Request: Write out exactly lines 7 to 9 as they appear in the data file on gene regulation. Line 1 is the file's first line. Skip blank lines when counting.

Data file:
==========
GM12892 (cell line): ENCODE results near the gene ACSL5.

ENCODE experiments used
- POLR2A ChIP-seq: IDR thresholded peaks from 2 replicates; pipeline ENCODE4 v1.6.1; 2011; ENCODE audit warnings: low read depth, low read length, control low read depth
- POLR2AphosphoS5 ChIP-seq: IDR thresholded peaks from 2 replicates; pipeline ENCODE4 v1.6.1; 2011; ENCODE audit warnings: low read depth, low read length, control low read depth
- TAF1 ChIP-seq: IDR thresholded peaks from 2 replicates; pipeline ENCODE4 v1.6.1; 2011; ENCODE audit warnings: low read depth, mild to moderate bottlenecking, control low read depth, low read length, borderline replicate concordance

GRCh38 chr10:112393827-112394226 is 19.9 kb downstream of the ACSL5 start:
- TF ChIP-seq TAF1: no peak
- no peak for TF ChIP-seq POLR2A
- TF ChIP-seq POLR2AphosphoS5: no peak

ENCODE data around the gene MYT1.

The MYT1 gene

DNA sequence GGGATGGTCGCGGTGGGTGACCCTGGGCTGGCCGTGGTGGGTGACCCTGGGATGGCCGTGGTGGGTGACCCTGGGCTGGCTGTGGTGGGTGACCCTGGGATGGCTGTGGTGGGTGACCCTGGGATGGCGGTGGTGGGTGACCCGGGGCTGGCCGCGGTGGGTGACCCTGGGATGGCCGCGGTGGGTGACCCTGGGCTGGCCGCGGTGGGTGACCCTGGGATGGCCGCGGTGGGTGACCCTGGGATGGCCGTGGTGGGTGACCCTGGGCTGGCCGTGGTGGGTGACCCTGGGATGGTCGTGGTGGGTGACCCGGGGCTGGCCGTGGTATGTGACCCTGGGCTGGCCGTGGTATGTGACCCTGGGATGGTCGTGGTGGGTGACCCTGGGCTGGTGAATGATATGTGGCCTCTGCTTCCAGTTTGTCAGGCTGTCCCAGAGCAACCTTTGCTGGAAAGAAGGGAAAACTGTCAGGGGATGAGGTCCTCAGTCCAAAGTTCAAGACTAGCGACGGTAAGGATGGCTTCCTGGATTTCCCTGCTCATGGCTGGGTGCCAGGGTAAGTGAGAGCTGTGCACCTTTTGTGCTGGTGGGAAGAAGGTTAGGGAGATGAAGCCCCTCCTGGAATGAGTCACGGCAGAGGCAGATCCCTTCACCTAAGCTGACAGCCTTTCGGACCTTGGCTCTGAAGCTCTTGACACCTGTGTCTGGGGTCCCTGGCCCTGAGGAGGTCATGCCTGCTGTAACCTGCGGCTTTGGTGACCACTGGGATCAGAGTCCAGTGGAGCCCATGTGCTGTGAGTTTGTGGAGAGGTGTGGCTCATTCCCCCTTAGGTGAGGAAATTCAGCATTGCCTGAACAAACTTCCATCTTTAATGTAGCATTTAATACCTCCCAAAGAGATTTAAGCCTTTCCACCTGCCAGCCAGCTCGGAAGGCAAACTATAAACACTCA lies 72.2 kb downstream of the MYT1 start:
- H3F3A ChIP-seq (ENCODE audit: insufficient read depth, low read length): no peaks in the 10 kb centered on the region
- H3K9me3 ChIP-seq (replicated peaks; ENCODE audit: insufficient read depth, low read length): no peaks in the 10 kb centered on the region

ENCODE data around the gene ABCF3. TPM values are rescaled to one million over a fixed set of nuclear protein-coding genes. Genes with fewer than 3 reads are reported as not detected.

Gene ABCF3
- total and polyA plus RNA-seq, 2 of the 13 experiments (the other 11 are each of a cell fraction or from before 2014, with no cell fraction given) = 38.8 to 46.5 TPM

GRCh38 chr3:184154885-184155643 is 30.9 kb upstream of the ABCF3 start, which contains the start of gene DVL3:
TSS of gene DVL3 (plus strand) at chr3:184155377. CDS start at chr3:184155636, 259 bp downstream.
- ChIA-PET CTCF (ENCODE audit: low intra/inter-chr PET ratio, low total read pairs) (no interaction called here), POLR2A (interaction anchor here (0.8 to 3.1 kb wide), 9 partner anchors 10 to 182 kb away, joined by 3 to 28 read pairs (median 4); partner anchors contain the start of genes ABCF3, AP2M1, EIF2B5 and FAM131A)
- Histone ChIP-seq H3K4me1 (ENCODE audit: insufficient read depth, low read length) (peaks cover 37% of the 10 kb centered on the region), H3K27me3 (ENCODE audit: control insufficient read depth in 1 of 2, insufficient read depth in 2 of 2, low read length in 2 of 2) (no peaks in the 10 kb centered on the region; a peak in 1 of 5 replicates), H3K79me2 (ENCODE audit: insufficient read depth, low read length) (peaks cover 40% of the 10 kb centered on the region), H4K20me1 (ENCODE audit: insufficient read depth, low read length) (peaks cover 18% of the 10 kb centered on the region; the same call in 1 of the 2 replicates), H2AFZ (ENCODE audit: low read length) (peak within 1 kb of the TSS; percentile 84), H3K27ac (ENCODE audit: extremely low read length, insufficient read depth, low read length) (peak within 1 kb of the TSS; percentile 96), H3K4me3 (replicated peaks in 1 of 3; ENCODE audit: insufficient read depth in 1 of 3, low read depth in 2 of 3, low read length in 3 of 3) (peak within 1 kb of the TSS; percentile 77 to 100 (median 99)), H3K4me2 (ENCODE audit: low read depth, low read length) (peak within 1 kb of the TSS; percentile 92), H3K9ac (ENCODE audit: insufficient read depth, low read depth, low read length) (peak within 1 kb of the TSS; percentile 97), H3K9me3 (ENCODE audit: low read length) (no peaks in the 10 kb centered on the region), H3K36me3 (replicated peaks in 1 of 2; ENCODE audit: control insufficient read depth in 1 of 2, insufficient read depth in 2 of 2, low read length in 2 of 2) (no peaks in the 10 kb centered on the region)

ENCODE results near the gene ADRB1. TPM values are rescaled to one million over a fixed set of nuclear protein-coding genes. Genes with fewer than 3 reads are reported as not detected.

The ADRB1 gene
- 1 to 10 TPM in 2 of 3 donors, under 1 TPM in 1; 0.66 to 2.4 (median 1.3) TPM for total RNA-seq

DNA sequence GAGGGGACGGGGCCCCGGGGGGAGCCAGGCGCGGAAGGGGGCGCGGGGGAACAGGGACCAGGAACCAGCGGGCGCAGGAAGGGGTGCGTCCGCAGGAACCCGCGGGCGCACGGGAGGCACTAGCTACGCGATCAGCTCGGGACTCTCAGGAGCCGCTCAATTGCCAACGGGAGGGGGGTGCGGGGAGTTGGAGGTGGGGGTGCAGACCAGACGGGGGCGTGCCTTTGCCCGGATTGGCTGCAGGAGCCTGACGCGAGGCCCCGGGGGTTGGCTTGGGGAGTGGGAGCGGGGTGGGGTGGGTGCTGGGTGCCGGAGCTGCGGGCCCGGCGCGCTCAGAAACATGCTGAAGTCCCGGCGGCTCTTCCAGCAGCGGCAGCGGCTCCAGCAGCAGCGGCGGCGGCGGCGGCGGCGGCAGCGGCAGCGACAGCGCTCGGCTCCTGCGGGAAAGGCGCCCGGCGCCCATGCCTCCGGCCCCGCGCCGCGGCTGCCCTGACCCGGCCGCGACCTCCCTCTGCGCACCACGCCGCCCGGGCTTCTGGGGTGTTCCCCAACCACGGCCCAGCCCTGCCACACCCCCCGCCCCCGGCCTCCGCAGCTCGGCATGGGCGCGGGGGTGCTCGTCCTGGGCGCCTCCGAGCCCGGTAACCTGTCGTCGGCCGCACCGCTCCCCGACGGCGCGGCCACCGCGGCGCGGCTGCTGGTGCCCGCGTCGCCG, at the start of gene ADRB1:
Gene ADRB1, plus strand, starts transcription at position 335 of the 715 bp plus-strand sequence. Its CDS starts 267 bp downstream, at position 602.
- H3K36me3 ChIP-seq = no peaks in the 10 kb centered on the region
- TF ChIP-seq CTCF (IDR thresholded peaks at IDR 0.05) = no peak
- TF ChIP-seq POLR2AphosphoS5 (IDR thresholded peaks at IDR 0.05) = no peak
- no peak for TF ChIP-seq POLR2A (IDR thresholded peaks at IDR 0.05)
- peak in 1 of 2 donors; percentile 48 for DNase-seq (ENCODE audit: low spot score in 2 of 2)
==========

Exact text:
- TF ChIP-seq TAF1: no peak
- no peak for TF ChIP-seq POLR2A
- TF ChIP-seq POLR2AphosphoS5: no peak